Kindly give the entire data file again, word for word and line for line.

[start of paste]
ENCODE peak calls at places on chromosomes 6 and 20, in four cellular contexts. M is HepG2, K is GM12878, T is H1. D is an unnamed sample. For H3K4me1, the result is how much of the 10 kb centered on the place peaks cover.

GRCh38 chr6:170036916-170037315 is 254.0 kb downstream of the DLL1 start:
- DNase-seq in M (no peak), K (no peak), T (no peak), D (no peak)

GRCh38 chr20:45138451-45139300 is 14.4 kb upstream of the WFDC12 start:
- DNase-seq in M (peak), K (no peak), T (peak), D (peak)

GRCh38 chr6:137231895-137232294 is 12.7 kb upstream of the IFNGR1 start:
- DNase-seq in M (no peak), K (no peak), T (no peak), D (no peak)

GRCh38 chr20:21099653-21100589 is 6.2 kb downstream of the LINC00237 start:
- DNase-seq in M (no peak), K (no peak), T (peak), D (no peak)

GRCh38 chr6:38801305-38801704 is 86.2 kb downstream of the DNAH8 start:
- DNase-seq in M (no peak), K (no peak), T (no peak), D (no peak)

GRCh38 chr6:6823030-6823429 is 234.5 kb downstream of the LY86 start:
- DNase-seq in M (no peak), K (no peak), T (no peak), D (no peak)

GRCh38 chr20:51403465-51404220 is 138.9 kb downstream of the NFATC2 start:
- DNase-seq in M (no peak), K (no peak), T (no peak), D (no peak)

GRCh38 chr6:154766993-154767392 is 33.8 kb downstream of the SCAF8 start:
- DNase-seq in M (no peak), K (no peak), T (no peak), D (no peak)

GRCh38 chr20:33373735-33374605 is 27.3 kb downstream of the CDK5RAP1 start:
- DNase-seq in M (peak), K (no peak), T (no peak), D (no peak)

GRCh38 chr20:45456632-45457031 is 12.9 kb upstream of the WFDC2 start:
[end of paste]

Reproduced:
ENCODE peak calls at places on chromosomes 6 and 20, in four cellular contexts. M is HepG2, K is GM12878, T is H1. D is an unnamed sample. For H3K4me1, the result is how much of the 10 kb centered on the place peaks cover.

GRCh38 chr6:170036916-170037315 is 254.0 kb downstream of the DLL1 start:
- DNase-seq in M (no peak), K (no peak), T (no peak), D (no peak)

GRCh38 chr20:45138451-45139300 is 14.4 kb upstream of the WFDC12 start:
- DNase-seq in M (peak), K (no peak), T (peak), D (peak)

GRCh38 chr6:137231895-137232294 is 12.7 kb upstream of the IFNGR1 start:
- DNase-seq in M (no peak), K (no peak), T (no peak), D (no peak)

GRCh38 chr20:21099653-21100589 is 6.2 kb downstream of the LINC00237 start:
- DNase-seq in M (no peak), K (no peak), T (peak), D (no peak)

GRCh38 chr6:38801305-38801704 is 86.2 kb downstream of the DNAH8 start:
- DNase-seq in M (no peak), K (no peak), T (no peak), D (no peak)

GRCh38 chr6:6823030-6823429 is 234.5 kb downstream of the LY86 start:
- DNase-seq in M (no peak), K (no peak), T (no peak), D (no peak)

GRCh38 chr20:51403465-51404220 is 138.9 kb downstream of the NFATC2 start:
- DNase-seq in M (no peak), K (no peak), T (no peak), D (no peak)

GRCh38 chr6:154766993-154767392 is 33.8 kb downstream of the SCAF8 start:
- DNase-seq in M (no peak), K (no peak), T (no peak), D (no peak)

GRCh38 chr20:33373735-33374605 is 27.3 kb downstream of the CDK5RAP1 start:
- DNase-seq in M (peak), K (no peak), T (no peak), D (no peak)

GRCh38 chr20:45456632-45457031 is 12.9 kb upstream of the WFDC2 start: